4. Carat

Carat is the easiest and probably one we’re all familiar with – the size of your bling. Or more accurately, carat is the weight of your ring. One carat is equal to 200 milligrams, or 0.2 grams. This is actually an important point to note, as some shapes of diamonds are naturally deeper, so it may appear smaller than another shape even though the carat weight is higher. You may also occasionally see the weight measured in “points” – an easy enough translation as one carat = 100 points. A small piece of advice here – it is very easy to become wrapped up in the four C’s when you are looking for your ring. When you are comparing diamonds, of course you want an F colour rather than G, and VS1 rather than VS2. But in large part, the differences are incredibly marginal and certainly not visible to the naked eye. Up to SI2 you won’t be able to see any imperfections at all without a very good magnifying glass. And unless you place your J colour ring next to an A colour ring (unlikely unless you mingle with celebrities) it will look as white and bright as pure snow on your finger.

The fifth C

There is also a fifth C which is worth bearing in mind – Certification. Diamonds from reputable sources should be certified and accompanied by the relevant certificate.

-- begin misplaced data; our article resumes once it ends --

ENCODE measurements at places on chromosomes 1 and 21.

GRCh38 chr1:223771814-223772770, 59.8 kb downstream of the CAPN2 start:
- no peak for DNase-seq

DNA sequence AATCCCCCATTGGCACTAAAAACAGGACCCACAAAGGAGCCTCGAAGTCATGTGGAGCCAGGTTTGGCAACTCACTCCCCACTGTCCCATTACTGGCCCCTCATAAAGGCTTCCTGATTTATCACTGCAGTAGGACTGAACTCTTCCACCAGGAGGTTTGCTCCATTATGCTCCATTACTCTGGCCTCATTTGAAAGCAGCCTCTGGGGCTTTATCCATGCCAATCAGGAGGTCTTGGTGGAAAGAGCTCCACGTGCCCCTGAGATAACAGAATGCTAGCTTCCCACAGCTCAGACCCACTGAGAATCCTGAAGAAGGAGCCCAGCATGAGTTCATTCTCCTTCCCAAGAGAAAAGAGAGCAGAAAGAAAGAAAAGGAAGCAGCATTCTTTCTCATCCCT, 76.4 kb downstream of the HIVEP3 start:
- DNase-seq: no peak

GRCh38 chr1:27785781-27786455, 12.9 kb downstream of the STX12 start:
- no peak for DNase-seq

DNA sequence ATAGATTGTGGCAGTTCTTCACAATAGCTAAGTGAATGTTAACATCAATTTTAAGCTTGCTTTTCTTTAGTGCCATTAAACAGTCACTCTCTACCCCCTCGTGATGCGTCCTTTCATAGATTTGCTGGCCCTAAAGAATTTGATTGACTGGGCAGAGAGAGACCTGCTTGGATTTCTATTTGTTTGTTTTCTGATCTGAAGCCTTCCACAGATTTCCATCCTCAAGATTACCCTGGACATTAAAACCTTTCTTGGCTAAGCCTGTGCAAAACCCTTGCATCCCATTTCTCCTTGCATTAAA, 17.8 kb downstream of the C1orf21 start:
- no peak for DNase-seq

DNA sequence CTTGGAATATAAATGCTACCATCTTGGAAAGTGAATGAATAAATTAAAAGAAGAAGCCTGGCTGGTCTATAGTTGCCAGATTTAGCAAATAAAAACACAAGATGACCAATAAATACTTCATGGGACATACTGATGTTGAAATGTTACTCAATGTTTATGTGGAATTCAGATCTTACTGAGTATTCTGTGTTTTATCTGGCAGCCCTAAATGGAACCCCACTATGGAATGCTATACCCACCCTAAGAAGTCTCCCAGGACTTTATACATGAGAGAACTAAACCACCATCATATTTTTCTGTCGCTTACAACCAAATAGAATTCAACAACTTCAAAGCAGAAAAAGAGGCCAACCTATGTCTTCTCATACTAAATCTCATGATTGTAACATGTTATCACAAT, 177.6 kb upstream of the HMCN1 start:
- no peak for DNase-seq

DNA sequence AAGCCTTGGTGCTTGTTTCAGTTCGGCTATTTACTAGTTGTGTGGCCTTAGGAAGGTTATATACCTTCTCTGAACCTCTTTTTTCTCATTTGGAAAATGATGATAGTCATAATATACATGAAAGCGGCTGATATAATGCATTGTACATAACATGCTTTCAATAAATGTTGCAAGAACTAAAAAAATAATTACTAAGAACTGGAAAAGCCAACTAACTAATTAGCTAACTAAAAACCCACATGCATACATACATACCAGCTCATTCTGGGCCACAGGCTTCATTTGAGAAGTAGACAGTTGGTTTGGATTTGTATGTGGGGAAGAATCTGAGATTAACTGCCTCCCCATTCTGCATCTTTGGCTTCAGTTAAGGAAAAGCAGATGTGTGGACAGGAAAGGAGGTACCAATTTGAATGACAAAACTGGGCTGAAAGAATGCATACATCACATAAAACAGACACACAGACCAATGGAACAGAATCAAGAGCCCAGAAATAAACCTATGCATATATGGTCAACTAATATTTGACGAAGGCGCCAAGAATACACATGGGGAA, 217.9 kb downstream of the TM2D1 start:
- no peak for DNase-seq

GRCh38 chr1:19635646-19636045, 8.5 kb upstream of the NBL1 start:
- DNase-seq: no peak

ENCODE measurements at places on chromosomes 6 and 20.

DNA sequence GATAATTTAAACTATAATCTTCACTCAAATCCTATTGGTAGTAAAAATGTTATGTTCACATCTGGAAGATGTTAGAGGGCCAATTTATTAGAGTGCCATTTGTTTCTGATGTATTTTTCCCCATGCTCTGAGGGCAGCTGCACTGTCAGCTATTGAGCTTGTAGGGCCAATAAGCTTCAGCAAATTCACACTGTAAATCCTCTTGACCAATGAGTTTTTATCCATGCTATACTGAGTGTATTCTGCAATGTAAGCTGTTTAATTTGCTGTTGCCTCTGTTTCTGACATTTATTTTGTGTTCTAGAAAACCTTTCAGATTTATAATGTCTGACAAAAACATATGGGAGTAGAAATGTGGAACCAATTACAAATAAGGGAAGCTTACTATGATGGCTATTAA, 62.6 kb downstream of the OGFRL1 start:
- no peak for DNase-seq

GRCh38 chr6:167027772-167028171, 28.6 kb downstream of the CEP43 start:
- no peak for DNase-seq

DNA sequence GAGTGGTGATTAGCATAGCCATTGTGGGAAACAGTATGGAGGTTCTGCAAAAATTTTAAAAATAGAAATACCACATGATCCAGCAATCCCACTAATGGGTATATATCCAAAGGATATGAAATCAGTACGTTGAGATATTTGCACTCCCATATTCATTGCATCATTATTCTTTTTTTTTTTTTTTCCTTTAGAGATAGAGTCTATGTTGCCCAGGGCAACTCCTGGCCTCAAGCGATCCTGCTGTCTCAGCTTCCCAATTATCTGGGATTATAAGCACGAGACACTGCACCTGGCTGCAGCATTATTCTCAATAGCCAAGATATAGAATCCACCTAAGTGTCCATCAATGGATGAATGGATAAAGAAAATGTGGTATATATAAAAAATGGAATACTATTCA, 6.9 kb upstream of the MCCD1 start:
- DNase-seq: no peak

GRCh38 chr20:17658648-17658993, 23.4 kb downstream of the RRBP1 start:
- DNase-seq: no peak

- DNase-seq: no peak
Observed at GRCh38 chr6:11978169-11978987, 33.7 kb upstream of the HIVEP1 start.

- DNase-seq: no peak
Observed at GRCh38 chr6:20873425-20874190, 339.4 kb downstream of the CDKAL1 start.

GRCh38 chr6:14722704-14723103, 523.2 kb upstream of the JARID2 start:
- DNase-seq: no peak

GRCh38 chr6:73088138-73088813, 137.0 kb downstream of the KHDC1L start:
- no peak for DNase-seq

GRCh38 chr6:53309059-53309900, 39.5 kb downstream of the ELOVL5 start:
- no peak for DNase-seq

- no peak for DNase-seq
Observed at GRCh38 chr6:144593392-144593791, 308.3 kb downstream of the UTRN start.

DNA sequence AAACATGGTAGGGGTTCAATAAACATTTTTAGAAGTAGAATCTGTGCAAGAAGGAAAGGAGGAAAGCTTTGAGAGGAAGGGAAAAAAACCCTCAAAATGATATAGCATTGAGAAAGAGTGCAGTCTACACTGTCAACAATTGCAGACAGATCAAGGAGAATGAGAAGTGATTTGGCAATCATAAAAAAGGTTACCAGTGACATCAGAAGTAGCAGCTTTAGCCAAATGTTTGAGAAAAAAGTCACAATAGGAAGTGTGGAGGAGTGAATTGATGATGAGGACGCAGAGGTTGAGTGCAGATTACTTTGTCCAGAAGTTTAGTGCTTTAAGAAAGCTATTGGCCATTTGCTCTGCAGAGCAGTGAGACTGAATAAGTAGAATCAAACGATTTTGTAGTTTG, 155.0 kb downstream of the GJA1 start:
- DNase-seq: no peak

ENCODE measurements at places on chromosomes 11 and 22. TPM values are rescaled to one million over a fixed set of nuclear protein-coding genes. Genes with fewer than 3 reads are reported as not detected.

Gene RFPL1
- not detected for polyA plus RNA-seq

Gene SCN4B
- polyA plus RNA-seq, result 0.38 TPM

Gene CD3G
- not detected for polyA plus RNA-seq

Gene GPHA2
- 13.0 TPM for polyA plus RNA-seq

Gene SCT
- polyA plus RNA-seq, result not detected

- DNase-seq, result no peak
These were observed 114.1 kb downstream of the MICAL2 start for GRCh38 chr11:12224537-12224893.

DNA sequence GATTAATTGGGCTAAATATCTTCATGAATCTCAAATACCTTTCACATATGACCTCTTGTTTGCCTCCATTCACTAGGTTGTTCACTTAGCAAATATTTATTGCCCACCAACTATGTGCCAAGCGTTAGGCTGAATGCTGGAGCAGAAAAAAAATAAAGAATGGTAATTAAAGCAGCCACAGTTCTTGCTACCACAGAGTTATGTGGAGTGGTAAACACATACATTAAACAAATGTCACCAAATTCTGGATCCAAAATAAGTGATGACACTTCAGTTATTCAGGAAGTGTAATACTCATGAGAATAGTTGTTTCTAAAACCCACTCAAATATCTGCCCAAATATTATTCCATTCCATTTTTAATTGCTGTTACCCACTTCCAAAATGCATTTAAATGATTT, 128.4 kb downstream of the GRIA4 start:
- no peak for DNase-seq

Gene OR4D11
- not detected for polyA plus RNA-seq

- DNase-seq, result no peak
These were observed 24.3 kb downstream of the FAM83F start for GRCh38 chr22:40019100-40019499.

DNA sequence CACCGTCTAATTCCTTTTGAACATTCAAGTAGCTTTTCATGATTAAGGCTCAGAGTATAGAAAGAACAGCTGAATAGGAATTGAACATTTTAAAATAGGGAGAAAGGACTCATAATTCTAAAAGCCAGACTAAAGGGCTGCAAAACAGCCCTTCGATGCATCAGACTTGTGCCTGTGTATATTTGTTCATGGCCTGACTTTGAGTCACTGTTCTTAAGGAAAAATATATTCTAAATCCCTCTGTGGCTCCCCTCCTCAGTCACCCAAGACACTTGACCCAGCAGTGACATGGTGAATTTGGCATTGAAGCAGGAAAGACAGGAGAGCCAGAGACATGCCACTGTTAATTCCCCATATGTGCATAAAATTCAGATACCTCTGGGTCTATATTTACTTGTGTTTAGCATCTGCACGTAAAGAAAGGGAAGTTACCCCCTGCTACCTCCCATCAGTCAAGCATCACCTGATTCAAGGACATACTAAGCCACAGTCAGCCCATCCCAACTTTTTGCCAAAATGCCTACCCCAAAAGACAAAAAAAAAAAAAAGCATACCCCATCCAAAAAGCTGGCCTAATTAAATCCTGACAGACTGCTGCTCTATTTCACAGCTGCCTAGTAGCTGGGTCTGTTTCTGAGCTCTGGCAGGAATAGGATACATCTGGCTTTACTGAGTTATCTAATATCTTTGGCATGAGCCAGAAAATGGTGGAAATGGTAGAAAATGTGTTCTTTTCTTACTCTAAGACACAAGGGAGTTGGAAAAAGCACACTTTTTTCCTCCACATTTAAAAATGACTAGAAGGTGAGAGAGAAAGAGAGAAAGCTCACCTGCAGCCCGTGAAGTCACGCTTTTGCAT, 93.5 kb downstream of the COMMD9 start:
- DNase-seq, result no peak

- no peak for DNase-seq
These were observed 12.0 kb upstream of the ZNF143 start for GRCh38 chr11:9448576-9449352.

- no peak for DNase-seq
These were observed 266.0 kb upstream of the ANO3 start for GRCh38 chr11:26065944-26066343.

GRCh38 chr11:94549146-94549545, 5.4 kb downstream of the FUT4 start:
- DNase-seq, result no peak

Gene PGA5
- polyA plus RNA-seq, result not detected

Typically issued by GIA or AGS, the certificate will specify the cut, colour, clarity and carat of your ring, and will guarantee it is from a legitimate source. Blood diamonds (not just a film with hunky Leo) are a very real issue, and cause absolute devastation on the communities that are caught up in it. Please make sure one of the most fabulous
purchases of your life has absolutely nothing to do with this awful trade.


{Diamonds Buyer Guide}

While the shape of your diamond is not considered one of the four Cs (maybe just because it doesn’t start with a C?), it is probably one of the most important choices for you. There are many different shapes available, but some of the most popular are~

Brilliant – the traditional, round shape with many a 58-facet cut giving a very sparkly, fiery diamond.
Oval – similar to the brilliant, but with an elongated shape giving a flattering illusion of length to fingers
Emerald – rectangular shape with geometrical step-cut facets
Princess – a more recent innovation, the princess is square cut with many facets – more sparkly than the traditional emerald
Marquise – a bit like the oval, but with pointed ends, inspired by the Marquise do Pompadour
Cushion – an antique style that is recently coming very much back into fashion, the cushion cut is similar to the oval but with deeper facets.
Asscher – frequently seen as an Art Deco choice with its square, geometrical stepcut facets

And now…the fun bit

{Chesapeake Detectives}

You’ve chosen your diamond – but what’s it actually going to look like? White gold? Yellow gold? Or even platinum? Platinum used to be massively more expensive than gold, but with the ever increasing gold price they are not that different now. Platinum is significantly stronger than gold though, so a good option if you’re having a delicate setting or are a bit clumsy (like me!).
What’s your style going to be?



There is nothing more classic than the Tiffany Setting – a simple band with a six prong-set brilliant diamond. Created over a century ago, it is known as “the ring of rings.” You can see why!

Or perhaps you’re more of a vintage girl?